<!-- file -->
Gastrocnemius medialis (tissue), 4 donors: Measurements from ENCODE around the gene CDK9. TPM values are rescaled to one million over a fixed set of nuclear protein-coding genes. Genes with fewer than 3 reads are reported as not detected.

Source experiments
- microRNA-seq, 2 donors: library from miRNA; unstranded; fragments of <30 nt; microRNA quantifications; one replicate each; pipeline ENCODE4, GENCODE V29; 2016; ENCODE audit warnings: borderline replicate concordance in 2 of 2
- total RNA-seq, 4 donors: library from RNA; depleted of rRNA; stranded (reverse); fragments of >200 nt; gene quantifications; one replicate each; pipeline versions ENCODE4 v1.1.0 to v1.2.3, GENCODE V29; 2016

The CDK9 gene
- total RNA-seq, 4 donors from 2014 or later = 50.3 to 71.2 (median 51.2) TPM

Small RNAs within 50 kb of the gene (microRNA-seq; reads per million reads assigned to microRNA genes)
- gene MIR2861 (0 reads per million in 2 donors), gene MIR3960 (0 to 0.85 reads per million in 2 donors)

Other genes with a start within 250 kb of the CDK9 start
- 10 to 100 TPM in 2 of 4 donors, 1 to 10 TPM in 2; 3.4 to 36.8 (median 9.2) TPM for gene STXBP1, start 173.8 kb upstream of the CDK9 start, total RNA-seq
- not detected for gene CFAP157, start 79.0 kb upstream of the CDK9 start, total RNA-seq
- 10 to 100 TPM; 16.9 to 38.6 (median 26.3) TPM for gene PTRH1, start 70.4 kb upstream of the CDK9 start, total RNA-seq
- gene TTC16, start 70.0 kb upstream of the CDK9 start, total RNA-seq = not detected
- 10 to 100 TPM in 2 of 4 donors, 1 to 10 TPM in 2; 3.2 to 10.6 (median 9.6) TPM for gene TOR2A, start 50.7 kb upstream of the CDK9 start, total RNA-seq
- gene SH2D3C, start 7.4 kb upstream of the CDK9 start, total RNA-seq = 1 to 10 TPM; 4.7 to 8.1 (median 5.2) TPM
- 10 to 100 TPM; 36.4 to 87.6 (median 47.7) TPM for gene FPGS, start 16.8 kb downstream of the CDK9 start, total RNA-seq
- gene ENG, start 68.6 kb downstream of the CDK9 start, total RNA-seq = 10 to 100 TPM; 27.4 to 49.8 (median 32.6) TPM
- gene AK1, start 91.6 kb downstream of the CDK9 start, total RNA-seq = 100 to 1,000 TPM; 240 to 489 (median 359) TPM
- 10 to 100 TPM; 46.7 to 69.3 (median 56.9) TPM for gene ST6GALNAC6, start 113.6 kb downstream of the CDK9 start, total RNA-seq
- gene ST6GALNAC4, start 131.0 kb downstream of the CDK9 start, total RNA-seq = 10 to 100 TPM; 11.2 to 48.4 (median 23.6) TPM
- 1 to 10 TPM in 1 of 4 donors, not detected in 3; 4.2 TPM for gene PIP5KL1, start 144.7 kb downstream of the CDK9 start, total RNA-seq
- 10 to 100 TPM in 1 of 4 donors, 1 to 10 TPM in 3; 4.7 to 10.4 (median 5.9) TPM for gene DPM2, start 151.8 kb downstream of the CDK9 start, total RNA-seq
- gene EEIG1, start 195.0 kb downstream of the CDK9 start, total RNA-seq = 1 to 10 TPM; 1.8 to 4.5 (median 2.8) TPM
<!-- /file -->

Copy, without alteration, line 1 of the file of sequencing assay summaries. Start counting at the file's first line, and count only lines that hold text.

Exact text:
Gastrocnemius medialis (tissue), 4 donors: Measurements from ENCODE around the gene CDK9. TPM values are rescaled to one million over a fixed set of nuclear protein-coding genes. Genes with fewer than 3 reads are reported as not detected.